Is Michael Neve paranoid?
‘Havelock Ellis has sent me the sixth volume of his studies, Sex in Relation to Society,’ Freud wrote to Jung, in late April 1910. ‘Unfortunately my receptivity is consumed by my nine analyses. But I shall set it aside for the holidays along with the wonderful Schreber.’ Freud is here referring to the famous case of Daniel Paul Schreber, whose Memoirs of his nervous illness had appeared in 1903, and constitute one of the most celebrated case-studies of paranoia in the literature. The letter of 1910 to Jung goes on: ‘Schreber, who ought to have been made a professor of psychiatry and director of a mental hospital ...’
‘Paranoia.’ ‘He’s paranoid.’ ‘The student movement took such a paranoid view of Nixon.’ ‘Nixon was a paranoid.’ ‘Don’t be so paranoid.’ ‘You’re so oversensitive, Neve, so paranoid.’
‘Paranoia’, as a word, has gone far into popular usage. In some ways, astonishingly so, since its place in the history of medical psychiatric terms has never been easy or comfortable. One could even suggest – or suspect, and this is an article of suspicion rather than truth – that it is one of the mass of crumb-like words which have been swept off the table of medical usage onto the floor of lay usage, to drive out and imperialise other available words (‘suspicion’, ‘fear’, ‘nit-picking’, ‘scared’, ‘quarrelsome’), and that trained psychiatrists from about 1870 or 1880 onwards were quite happy to see it go, so unclear had its meaning and purpose become. ‘Throw paranoia to the dogs, we’ll none of it.’ Well, we certainly have it now. Or to be correct, it has us.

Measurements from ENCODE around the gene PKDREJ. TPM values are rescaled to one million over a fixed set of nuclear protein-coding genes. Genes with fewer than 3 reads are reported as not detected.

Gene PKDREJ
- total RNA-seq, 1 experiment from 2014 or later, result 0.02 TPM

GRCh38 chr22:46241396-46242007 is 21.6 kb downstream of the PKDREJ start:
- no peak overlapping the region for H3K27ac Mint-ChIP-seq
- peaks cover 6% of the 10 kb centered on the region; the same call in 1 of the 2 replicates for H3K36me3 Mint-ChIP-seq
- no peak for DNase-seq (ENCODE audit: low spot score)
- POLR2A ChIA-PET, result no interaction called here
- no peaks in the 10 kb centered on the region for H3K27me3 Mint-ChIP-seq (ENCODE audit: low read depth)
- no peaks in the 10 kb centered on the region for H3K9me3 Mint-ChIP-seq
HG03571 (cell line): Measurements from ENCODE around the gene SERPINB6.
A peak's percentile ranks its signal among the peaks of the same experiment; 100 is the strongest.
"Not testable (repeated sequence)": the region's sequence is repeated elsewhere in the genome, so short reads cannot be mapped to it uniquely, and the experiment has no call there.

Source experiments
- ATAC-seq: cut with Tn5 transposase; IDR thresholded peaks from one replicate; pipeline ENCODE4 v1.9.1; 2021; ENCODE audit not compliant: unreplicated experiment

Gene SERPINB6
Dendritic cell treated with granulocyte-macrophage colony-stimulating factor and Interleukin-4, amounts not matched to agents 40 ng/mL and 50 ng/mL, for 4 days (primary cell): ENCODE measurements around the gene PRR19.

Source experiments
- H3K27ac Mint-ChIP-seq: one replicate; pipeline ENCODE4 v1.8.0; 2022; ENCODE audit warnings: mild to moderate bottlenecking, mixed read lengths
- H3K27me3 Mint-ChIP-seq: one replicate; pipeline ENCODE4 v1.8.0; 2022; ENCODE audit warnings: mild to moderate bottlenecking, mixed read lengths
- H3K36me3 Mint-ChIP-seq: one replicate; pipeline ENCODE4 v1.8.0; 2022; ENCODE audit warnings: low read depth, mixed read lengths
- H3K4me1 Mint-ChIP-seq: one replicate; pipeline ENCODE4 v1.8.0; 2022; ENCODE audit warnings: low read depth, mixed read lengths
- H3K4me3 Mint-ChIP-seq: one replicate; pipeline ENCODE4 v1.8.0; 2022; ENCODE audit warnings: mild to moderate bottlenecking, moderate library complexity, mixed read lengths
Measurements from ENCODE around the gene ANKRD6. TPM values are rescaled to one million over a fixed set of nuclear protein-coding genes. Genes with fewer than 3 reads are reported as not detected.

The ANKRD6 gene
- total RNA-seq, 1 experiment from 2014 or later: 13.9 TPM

Can we understand why? I will ‘invent’ some possibilities, as a way of bringing attention to the literature on it that does exist, and, slightly fantastically, adding a little to it. I am paranoid about the word ‘paranoia’, and the previous researches of, above all, Sir Aubrey Lewis have helped me indulge my fear. Lewis’s famous paper, ‘Paranoia and Paranoid: A Historical Perspective’, provides a framework around which some further historical speculations can be built.
‘Paranoia’ is a simple word which has nonetheless become historically complex. From the Greek para, ‘beside’, and noos, ‘mind’, it indicates, as far as one can tell, the state of being beside, or out, of one’s mind. I put in the qualification because the use allegedly made of it by Hippocrates was not accepted by Galen as genuine. But the closest one can get to the ancient meaning, from sporadic appearances in literature and drama, is that of ‘out of mind’ or ‘against one’s mind’. But it is also likely that paranoia’s hazy relationship to a variety of states of mind – a catch-all word as well as a simple one – was also present in Antiquity. Delirium, senility, foolishness, idiosyncratic thinking: Aubrey Lewis has suggested that it may have been used in these ways as well.